Why Rising Oil Prices Should Boost Oil Services Companies

Why Rising Oil Prices Should Boost Oil Services Companies


May. 31 2018, Updated 4:00 p.m. ET


Oil Services Equities

Research conducted here at VanEck has identified that oil price and the S&P 500 Index can be used to explain most of the performance of oil services stocks historically. Using these variables to generate an expected return for oil services stocks, we can look at the difference between this and the actual return of oil services stocks. Right now, based on these variables, oil services stocks are trading at a substantial discount, and the chart below shows that oil services stocks haven’t been this cheap since 2001.

The model remains bullish on oil services stocks. Key bullish indicators include strong oil prices, reasonable volatility in oil services equities, and strong demand for natural gas. The chart below shows that oil prices are up 14.83% this year through April.

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Ray of hope for oil services companies

From lows of around $26 per barrel in 2016, oil prices (FRAK) have rebounded to the current level of around $70 per barrel. According to FactSet, average oil prices in the first quarter of 2018 were 21.5% higher than in the first quarter of 2017. Higher oil prices are mainly due to rising global demand and supply cuts from OPEC.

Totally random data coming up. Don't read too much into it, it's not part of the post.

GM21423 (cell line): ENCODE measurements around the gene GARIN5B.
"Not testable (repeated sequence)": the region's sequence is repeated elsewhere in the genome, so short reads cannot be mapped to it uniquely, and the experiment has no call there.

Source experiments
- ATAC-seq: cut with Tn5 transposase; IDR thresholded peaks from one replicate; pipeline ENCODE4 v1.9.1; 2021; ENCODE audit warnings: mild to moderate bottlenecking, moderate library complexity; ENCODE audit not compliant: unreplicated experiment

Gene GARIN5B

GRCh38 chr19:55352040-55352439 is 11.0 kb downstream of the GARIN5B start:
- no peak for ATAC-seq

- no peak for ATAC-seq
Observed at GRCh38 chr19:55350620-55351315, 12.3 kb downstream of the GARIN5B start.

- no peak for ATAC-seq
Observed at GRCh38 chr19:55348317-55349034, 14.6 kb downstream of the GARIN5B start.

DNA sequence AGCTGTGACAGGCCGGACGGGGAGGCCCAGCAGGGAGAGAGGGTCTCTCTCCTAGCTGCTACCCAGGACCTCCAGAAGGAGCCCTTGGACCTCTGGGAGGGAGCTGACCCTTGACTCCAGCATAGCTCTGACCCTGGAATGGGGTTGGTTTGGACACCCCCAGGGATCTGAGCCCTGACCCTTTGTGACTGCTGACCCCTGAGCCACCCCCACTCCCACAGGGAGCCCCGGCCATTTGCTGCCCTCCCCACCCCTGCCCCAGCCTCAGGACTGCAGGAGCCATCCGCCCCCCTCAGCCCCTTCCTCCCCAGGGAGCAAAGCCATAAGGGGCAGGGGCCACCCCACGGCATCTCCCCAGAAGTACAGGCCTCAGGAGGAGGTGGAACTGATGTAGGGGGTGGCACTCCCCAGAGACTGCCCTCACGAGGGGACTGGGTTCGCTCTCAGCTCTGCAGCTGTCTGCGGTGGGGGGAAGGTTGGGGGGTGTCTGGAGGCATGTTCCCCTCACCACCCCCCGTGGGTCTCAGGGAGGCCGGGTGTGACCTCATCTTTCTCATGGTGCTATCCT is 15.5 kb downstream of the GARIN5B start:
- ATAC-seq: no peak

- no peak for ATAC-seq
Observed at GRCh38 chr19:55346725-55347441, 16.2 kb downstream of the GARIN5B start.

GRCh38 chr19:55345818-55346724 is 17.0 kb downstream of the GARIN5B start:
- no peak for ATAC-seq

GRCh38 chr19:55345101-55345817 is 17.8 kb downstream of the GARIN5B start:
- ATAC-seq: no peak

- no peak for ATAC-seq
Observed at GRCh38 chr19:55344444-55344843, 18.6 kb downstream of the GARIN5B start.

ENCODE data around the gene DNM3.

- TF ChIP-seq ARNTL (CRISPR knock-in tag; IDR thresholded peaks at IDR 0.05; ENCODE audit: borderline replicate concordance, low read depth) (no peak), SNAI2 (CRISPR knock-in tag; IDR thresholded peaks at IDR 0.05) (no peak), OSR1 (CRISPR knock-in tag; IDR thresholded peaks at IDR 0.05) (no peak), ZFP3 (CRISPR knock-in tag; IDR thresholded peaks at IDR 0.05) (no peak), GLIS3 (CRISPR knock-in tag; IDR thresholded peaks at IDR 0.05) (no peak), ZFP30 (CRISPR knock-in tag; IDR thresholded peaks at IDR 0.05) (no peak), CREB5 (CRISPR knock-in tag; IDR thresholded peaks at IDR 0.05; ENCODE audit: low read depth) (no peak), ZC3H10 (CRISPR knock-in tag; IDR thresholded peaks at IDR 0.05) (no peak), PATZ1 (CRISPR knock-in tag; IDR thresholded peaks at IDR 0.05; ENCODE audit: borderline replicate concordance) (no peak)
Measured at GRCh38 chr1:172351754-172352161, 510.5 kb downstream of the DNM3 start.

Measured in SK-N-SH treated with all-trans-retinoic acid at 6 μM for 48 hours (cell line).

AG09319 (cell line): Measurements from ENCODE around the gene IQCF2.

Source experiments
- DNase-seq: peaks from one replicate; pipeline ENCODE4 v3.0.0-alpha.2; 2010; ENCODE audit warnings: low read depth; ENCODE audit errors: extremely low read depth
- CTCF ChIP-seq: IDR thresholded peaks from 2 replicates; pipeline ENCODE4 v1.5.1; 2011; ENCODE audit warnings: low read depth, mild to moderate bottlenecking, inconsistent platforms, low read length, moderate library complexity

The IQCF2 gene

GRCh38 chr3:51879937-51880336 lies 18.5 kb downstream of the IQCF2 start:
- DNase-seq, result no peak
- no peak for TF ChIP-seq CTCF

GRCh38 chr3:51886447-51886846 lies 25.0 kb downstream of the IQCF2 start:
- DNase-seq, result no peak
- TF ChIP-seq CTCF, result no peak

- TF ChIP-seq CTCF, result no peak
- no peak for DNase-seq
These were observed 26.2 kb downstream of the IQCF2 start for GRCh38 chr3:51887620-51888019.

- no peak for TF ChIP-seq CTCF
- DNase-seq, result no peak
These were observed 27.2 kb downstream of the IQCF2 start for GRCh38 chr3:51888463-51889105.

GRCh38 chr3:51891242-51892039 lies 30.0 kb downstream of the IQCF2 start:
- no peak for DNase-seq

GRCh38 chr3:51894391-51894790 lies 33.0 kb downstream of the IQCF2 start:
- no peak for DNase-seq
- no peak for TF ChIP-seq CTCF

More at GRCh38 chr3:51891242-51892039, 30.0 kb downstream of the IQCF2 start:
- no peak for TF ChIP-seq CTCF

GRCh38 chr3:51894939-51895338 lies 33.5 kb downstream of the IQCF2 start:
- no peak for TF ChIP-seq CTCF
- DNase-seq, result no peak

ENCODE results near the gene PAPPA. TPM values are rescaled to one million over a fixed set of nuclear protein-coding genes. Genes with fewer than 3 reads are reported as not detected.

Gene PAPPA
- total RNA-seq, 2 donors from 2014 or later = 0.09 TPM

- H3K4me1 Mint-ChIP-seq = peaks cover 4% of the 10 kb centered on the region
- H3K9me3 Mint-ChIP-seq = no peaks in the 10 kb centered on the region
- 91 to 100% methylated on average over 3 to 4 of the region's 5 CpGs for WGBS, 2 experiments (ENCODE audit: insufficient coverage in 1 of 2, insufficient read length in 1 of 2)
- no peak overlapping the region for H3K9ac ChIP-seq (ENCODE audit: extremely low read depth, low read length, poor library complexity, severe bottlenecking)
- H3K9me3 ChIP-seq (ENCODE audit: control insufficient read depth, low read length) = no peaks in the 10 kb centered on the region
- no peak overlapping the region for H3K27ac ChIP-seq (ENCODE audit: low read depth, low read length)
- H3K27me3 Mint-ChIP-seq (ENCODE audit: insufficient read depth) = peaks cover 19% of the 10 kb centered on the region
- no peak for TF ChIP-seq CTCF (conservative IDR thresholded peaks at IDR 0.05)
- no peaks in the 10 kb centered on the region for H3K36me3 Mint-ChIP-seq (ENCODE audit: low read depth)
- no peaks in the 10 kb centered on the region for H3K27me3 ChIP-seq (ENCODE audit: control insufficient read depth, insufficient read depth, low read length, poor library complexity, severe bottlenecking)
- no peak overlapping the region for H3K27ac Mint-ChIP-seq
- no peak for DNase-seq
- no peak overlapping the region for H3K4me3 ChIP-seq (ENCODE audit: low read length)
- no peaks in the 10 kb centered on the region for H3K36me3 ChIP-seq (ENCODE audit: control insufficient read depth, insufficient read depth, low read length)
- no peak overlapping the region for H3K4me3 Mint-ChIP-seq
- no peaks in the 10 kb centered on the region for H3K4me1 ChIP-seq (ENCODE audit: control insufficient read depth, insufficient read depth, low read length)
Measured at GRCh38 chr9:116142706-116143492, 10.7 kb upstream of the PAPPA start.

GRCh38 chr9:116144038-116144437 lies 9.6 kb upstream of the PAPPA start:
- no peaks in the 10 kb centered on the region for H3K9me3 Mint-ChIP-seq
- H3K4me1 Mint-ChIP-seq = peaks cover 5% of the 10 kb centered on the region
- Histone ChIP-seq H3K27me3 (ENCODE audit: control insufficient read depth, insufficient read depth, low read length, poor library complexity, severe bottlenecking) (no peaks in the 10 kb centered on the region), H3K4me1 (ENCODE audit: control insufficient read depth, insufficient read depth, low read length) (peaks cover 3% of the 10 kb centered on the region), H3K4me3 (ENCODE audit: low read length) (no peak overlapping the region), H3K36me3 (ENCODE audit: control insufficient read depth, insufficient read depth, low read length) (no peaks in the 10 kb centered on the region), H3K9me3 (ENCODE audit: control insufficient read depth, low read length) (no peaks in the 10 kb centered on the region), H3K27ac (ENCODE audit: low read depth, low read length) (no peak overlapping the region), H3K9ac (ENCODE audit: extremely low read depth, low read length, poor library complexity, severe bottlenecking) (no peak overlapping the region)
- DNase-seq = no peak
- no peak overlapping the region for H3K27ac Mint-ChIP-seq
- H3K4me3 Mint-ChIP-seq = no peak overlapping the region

Rising crude prices increase demand for oil services companies (XES). There’s a rush to drill new wells in the Permian Basin of West Texas and New Mexico and the Bakken Shale of North Dakota. While drillers are looking to recruit more workers, others are investing in high-end technologies. For example, Noble (NE) and General Electric (GE) recently announced plans for a fully digitized drilling vessel.

Healthy outlook

With signs of recovery in the sector, international oil companies are reporting an increase in earnings. At the end of 2017, the returns on capital of international oil companies reached their highest level since 2014. The outlook for 2018 and 2019 looks even better, as oil prices are expected to remain elevated for the next few years. The increased activity is likely to filter down to the service providers.

The VanEck Vectors Oil Services ETF (OIH), which tracks the performance of US-listed oil services companies, is up 4.2% year-to-date as of April 30, compared to a 1% loss for the S&P 500 Index.


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